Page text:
This is a shameless attempt to save the the most advanced civilization in
history from imminent self destruction by eliminating carbon emission,
dependence on foreign sources of fuel,obesity, hypertension and diabetes.
Cycling accomplishes all those things at once and helps us develop a better
understanding of ourselves, each other and our relationship to the cosmos.

Oh, horse puckey!
I like to ride bikes, have been doing it all my life.
The rest of that crap is just a fringe benefit,
and the blogosphere gives me a chance to share my interior
monologue with virtual rather than imaginary friends.

Thursday, November 25, 2010

Frost River Bags

      It seems like years ago (well 2 or 3) that I ran across Frost River luggage on Ebay.  At the time, I was looking for a handlebar bag and decided to try one of their "Sawbill Trail" bags.  After some problems with Ebay, I finally ordered directly from their website.  Although the bag was a couple of weeks coming, I was  really happy with it.  It was one of those "whatthehelldidIeverdowithoutone!" moments and it goes with me nearly every time I ride.   At the time I knew I would be having more time to do some serious weekend and week long touring and decided to order one of their saddle bags as well.  They have a "Gunflint trail" bag which is a large traditional saddlebag which fit my eye and purpose really well.  Long story short, Frost River disappeared.  I was bummed.  I saw a lot of other saddlebags, rumors about Frost River floated around the internet, and I never found just what I wanted.  Low and behold, a few months ago I received an e-mail from Frost River letting me know they were back in business, relocated and redeveloping their website.  I wrote back asking if they were using the same methods, design and material as in the past, they assured me they were.
       Well that's all it took to put the Gunflint Trail back on the agenda.  Being in the middle of relocating after a house fire, I had other priorities, but last week I ordered the Gunflint Trail bag along with one of their Medium Manitou shoulder bags.  Their e-mail response said I should allow 2 weeks for delivery and having had experience with them, I felt that was reasonable.  The bags came within a week and I was ecstatic.
Like the Sawbill these were of excellent waxed cotton canvas with leather trim and seams complimented by strong real brass hardware and grommets.  I was really pleased with the shoulder bag which I will use around town on business:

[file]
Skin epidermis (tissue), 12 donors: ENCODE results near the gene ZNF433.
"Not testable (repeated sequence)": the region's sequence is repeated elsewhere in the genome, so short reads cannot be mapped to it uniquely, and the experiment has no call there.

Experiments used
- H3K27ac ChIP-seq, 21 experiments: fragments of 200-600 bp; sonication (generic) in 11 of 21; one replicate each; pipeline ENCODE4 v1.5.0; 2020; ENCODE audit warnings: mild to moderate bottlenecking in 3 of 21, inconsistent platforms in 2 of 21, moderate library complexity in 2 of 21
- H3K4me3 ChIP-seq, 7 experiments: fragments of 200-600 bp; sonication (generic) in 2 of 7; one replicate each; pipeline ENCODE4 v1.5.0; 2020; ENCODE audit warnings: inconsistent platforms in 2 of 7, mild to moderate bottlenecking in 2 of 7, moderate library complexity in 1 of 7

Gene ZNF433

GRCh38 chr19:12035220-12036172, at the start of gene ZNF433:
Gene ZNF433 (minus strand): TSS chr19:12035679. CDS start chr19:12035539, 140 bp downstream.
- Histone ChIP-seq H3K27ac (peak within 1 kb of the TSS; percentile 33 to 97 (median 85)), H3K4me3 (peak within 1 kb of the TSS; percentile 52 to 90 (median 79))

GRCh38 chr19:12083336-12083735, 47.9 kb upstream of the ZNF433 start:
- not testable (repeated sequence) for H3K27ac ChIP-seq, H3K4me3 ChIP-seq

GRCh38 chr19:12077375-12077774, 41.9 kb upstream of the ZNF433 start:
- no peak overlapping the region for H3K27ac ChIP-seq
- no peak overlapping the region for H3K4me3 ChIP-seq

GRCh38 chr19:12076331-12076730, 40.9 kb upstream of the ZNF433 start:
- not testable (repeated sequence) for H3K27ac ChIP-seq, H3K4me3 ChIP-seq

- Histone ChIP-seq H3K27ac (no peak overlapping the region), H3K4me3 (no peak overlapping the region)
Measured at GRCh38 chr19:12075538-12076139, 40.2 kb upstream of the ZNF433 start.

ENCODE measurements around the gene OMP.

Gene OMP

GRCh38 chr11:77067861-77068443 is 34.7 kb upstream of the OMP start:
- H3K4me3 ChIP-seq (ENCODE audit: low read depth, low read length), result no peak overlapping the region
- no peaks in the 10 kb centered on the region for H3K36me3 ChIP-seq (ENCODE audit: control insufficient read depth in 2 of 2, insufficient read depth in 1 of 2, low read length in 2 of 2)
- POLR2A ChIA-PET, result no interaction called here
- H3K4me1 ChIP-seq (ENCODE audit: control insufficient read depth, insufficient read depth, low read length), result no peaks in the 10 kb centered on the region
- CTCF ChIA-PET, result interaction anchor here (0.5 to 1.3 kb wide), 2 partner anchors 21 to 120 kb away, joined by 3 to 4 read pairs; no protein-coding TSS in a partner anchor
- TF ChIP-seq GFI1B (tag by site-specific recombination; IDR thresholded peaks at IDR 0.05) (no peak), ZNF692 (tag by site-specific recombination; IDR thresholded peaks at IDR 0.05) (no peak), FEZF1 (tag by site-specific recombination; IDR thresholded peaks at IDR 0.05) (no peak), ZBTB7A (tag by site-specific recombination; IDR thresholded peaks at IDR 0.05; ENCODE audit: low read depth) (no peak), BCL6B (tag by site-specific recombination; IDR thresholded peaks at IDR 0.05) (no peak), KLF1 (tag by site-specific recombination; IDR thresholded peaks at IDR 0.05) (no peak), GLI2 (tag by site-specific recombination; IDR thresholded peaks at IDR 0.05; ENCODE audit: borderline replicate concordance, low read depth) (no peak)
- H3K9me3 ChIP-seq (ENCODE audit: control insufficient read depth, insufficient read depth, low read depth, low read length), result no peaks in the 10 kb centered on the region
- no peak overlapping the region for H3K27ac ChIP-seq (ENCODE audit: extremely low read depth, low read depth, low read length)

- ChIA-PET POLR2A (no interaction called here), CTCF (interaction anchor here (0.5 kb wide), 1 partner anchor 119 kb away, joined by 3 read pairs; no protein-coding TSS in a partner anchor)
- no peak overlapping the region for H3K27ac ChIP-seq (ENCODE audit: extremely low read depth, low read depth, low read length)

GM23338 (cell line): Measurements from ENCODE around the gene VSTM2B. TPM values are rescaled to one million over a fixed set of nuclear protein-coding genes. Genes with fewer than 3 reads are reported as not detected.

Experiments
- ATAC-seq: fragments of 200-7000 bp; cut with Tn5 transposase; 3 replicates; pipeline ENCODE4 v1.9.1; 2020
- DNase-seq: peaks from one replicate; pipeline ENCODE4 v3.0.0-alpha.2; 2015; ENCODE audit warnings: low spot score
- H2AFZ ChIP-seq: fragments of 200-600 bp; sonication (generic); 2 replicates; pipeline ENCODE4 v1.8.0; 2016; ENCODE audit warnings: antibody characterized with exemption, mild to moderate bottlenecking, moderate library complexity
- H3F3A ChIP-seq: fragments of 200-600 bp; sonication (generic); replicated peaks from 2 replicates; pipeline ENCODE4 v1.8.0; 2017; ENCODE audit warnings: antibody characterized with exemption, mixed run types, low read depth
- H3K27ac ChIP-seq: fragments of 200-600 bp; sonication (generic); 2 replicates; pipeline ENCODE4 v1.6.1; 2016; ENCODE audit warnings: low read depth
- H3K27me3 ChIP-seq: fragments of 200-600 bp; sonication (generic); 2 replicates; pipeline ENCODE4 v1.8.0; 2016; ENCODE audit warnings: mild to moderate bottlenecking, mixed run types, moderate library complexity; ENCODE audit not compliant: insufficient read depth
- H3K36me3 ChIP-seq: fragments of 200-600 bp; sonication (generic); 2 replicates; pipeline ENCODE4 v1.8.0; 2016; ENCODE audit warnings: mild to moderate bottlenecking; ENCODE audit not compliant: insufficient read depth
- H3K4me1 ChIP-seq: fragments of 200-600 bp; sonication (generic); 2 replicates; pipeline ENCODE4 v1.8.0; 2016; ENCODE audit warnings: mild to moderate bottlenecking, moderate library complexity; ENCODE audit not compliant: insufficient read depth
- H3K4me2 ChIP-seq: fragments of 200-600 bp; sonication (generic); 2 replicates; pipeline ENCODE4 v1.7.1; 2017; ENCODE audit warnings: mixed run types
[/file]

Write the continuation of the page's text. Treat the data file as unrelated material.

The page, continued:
It has plenty of room for my proposals and sales information; it's a little small for a laptop but an Ipad or other tablet will fit beautifully.  I think it will fit great on my Porteur rack during the warmer weather.
      But back to the main player the, Gunflint Trail.  It's really quite large, with two side pockets, all seams are reinforced with stitched leather and brass hardware.
Their attention to detail is great.  Like a lot of large saddle bags, a wooden dowel is used to reinforce the saddle straps and stabilize the top of the bag.  Frost River, in keeping with their rustic image, went to the trouble to disguise their dowel with a bark like substance which makes it look like a real stick!   Exciting, but kinda labor intensive, don't ya think?  I had to give it the test and see if it would hold 3 days worth of clothing, the most I ever carry.
    Since this is November in Michigan, my shorts and shortsleeved shirts are packed away and I chose 3 long sleeved sport shirts, three pants (one athletic, one pair of jeans, and one pair of chinos), three pair of underwear and woolen socks.

 I rolled ' em up like I normally do and surprise, they all fit!
    The side pockets were left empty and available for  tools and hygiene items.  There are four flaps which seal your clothes and have grommets to be tied together "compression sack" fashion.

I can see this being very useful to tighten up the load and leave extra room on top for a jacket or rain gear.
Even without compressing the load, I had plenty of excess strap on the top flap for adding gear.

Putting the loaded bag on the bike was the typical installation using the saddle loops and attaching to the seatpost.

Frost River refers to their products as "instant antiques," and I can see why, years have not affected my Sawbill Trail at all and I cannot imagine wearing out their products.   Buy them hoping your great grandchildren like them, I'm sure they'll get them.
    The only possible criticisms I have are minor,  A longer strap should be provided for the seat post so a leather or wooden piece can be inserted between the seatpost and bag to help prevent thigh rub.  I made a cylinder from a piece of an old belt, but I don't  think it will be big enough.  The bag does have a slotted leather patch on the bottom which can be used to tie the bag back to a rear rack and that can also be helpful.  The other thing is simple, but I think should be obvious these days, there's no place to attach a "flashy thing" and since most of us use them these days, there should be.

Overall I am glad to have Frost River back on the market and have my eye on a couple of their new products for the near future.


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    1. Since I wrote that post I have bought two more of their products and find them to be of tremendous quality. I'm glad it helped.

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